|1¼ teaspoon||Dry yeast; or 1/2 small cake|
|; Fresh,(9 G)|
|¼ cup||Warm water|
|3 cups||Water; room temp|
|¾ cup||Biga; *(200 grams)|
|7½ cup||All-purpose flour; Unbleached,(1000 G)|
|1 tablespoon||Salt; Plus,(20 G)|
* Biga: starter made from ¼ tsp dry yeast, ¼ c warm water, ¾ cup room temp water, and 2½ cups flour. Let this rise 6-24 hrs at cool room temp, and store in the refrigerator until wanted.
Proof the yeast in the warm water. Add 3 c water and the starter, mix till blended. Add flour and salt, mix till dough comes together and pulls off the sides of the bowl. Knead 3-5 minutes in a mixer, longer by hand. Dough will be very soft and elastic. Let rise about 3 hours, shape into 3 round loaves or 2 big flattish ones. If you have baking stones, place loaves on whatever you use to slide them into the oven with, or on your baking sheets on sprinkled corn meal if you don't. Let rise about 1 hour. Preheat oven to 450F, and 5 to 10 minutes before baking flour the loaves' tops and dimple them with your fingers. Bake 50-60 minutes for big loaves, 30-35 minutes for little ones. Tap the loaves to test for doneness (hollow=done) and cool on a rack.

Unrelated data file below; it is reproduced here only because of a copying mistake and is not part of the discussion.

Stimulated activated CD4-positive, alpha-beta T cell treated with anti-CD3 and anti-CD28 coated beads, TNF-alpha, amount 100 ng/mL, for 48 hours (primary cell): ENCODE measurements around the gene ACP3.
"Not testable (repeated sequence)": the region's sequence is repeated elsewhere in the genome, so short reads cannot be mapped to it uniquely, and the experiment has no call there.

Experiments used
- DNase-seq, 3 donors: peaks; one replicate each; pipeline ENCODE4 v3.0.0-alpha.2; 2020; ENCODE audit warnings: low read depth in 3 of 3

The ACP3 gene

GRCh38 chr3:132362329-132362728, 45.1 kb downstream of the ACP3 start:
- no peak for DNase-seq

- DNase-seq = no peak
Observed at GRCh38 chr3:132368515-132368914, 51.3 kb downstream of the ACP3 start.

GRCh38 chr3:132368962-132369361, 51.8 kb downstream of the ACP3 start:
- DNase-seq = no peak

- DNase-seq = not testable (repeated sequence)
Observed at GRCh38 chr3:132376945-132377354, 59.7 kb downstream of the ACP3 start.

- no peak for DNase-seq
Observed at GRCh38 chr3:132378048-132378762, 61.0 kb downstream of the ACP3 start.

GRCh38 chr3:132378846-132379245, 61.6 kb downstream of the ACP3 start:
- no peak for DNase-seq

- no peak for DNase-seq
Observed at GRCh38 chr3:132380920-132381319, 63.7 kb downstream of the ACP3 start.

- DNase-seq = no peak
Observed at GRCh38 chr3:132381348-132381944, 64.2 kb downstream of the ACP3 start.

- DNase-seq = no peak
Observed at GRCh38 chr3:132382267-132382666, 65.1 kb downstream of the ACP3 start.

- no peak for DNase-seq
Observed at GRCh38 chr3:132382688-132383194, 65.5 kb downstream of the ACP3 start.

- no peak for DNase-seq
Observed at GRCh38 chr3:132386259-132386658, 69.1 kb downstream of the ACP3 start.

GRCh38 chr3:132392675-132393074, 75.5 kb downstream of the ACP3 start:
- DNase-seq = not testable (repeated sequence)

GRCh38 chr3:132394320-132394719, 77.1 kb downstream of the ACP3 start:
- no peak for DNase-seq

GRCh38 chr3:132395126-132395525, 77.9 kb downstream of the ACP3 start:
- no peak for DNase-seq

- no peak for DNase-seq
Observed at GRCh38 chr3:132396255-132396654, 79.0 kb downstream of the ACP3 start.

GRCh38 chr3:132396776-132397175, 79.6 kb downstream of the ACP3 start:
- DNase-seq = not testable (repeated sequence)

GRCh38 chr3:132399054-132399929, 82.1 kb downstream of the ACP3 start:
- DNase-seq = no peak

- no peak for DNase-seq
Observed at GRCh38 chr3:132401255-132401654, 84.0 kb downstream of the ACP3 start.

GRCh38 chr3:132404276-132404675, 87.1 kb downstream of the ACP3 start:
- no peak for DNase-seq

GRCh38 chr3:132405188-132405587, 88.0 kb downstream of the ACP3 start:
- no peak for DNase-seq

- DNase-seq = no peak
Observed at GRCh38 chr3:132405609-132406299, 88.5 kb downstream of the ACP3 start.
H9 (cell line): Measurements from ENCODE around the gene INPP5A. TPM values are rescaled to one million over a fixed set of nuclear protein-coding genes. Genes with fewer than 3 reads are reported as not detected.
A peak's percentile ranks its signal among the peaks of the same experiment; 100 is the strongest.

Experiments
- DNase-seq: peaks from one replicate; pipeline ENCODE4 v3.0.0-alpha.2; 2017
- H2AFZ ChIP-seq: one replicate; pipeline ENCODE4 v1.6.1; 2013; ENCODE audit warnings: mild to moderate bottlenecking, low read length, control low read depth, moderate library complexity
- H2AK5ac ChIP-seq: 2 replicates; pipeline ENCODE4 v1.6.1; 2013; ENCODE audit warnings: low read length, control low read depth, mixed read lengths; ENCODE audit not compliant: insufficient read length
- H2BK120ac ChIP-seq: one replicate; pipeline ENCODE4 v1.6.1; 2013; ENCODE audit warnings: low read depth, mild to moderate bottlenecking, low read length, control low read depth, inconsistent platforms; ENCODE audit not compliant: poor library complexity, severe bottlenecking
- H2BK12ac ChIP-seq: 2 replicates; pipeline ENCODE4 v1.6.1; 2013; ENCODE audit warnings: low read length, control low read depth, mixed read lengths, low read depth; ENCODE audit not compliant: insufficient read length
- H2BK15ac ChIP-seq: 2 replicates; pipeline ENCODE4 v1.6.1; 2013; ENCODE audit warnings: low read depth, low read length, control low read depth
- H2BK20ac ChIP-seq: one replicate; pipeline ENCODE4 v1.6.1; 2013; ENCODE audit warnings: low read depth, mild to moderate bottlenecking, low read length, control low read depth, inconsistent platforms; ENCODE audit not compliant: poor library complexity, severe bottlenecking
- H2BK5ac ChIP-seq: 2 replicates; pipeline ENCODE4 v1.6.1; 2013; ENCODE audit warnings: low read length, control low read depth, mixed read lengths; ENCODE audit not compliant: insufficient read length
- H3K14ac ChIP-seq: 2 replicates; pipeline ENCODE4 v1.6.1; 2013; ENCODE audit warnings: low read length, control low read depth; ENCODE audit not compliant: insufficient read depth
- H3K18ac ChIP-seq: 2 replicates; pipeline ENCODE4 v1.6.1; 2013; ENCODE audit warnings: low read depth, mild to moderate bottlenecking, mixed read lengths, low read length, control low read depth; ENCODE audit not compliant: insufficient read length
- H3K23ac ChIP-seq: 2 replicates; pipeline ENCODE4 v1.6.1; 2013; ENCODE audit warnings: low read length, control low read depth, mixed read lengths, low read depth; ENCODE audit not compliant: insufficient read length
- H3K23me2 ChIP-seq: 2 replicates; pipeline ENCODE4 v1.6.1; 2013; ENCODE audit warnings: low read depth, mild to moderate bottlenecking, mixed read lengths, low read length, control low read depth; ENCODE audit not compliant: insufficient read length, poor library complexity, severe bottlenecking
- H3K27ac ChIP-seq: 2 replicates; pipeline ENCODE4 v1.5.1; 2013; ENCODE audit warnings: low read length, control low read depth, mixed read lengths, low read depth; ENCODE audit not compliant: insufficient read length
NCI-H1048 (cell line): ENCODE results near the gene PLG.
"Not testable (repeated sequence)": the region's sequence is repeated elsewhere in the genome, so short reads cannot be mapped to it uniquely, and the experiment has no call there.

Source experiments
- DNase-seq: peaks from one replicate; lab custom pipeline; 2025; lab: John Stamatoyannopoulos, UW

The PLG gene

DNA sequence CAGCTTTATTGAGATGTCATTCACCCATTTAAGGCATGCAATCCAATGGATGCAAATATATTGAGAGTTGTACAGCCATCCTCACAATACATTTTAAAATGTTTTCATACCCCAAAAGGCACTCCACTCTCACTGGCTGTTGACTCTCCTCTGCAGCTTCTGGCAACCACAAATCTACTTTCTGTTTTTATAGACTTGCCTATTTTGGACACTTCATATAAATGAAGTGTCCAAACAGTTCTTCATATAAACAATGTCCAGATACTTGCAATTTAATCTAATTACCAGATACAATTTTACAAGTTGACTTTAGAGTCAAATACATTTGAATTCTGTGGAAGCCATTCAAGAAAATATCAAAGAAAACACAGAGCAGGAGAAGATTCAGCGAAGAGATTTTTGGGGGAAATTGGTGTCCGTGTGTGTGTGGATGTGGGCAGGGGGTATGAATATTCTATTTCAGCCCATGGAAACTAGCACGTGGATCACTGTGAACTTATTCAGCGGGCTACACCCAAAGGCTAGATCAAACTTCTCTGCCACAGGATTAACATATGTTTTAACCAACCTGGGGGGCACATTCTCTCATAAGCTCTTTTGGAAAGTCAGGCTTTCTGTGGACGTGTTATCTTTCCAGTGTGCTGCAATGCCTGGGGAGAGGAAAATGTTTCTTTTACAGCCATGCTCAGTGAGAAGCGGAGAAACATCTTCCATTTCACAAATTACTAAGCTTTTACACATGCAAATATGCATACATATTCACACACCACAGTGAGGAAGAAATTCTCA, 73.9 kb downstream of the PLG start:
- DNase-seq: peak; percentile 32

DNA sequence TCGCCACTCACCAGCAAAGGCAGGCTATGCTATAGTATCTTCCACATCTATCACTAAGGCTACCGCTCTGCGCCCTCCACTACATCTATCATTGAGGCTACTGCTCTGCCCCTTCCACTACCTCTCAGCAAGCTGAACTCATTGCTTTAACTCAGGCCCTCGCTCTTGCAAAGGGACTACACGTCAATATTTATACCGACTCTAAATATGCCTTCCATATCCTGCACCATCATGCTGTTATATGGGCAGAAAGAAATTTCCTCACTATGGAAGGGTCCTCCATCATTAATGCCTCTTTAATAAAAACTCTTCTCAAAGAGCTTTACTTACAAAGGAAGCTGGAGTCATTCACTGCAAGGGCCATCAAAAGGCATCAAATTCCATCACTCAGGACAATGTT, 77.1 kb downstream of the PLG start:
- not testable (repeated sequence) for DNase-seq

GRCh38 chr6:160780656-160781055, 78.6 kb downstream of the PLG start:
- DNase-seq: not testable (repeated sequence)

I don't know if The Italian Baker is still in print, but it is an excellent book, well worth hunting for. Senza il pane tutto diventa orfano. (This, and some other sayings, came from her introduction.) (2 large or 3 small loaves)
>From: Kathleen B Warner <kwarner@...> From: Bread-Bakers Archives: ftp.best.com/pub/reggie/archives/bread/recipe
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